It’s easy to find Box Tops. And now that we’re in the heart of the back-to-school season, it seems like we notice them more. You might have some right now at your desk, in your break room and in your home pantry. But have you stopped and thought about how these 10-cent tops are making a difference in education?
Probably not, because cause marketing is all around us. In its purest form, it’s simply marketing for a social or charitable cause. We see this everyday. And the best marketers advance their cause and their brand at the same time.
For education marketers, developing a cause marketing campaign can be easy. Follow these three steps to start laying the foundation that will help you implement cause marketing like a pro:
Designing a campaign doesn’t have to be difficult. The Box Top program was only a small graphic introduced on a few General Mills cereal boxes. Within four years, the Box Tops for Education program doubled in size. The program saw this success because it demonstrated its cause and relevancy early. You can do the same by ensuring your brand messaging and strategies are all in sync from the get-go.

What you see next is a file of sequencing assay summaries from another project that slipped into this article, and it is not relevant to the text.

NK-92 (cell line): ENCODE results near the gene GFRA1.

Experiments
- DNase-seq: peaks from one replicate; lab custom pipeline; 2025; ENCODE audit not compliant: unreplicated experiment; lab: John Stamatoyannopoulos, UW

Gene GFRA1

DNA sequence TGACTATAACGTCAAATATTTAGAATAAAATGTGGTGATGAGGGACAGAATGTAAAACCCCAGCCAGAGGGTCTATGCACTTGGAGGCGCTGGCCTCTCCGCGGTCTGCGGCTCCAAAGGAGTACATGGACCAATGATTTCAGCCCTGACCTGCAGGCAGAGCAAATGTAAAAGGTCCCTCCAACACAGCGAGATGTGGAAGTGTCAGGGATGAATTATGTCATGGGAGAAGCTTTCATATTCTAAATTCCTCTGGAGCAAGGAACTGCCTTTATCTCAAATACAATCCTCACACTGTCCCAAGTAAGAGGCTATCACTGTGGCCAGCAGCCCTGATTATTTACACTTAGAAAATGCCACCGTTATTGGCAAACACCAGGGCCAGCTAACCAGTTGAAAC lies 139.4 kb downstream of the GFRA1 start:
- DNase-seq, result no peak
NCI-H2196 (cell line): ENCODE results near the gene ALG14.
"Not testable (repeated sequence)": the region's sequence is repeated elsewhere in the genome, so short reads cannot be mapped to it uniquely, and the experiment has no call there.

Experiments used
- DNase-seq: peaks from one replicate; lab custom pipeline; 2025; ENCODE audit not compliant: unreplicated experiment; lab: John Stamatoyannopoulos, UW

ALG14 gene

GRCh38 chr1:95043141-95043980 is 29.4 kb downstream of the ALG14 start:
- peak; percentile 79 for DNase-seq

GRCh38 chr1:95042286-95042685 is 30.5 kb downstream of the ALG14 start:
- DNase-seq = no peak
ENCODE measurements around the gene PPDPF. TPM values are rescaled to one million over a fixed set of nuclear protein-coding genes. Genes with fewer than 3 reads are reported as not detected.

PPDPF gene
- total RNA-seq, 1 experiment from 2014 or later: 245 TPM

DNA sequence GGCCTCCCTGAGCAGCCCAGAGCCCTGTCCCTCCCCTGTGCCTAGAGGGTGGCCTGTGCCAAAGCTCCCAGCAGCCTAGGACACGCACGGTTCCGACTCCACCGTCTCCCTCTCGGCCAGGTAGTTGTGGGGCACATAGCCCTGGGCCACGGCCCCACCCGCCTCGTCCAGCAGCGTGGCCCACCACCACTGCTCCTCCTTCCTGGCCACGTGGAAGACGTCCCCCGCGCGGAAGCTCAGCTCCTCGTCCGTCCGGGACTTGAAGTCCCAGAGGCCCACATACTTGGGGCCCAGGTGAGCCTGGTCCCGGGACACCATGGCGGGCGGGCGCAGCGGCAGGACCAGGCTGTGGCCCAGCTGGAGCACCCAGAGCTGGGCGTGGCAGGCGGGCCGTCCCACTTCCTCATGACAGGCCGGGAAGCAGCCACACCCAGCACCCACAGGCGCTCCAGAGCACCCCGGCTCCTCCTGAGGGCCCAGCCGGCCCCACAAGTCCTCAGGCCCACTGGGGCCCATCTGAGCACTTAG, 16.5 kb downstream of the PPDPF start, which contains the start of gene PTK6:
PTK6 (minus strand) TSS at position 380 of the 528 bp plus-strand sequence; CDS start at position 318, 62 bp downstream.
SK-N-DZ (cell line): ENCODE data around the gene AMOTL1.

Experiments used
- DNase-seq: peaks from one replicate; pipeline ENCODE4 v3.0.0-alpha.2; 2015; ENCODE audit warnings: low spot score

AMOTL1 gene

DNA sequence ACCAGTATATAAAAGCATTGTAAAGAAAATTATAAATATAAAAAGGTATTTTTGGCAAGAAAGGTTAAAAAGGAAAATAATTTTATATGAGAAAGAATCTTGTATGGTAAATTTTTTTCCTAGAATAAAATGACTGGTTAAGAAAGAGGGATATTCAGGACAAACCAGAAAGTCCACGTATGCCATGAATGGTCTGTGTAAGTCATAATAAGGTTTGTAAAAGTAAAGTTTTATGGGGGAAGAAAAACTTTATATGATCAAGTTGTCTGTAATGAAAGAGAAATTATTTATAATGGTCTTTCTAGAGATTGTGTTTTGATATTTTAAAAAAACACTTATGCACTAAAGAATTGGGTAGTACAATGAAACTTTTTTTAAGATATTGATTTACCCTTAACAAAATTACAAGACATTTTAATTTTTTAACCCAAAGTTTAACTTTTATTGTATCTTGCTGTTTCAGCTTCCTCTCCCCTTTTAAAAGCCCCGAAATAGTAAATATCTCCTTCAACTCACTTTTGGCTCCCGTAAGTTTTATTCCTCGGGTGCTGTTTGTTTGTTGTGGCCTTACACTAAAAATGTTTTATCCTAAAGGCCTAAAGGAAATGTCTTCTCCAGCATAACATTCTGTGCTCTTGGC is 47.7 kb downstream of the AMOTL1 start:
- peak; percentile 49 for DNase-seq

Inspire: Employees and Purchasers
The Box Tops for Education program gets us excited to buy products that contribute to the common good. One way General Mills quickly gained support was through its coordinator volunteer program. These individuals served as ambassadors for the program and essentially became the face of the organization. If you’re looking to further your cause, it’s important to have people who can speak to your brand, its impact on students and to explain your company’s vision. If you get behind your brand, others will too.
Every Little Bit Counts
Remember, little by little becomes a lot. Always encourage your purchaser to make a contribution, no matter how small. Some people clip only two Box Tops a year, while some might clip 100. Regardless, it all makes a difference and contributes to the larger goal of advancing education.
Has your company implemented a cause marketing strategy? If so, what did you find worked best for your company? Leave your thoughts in the comments section.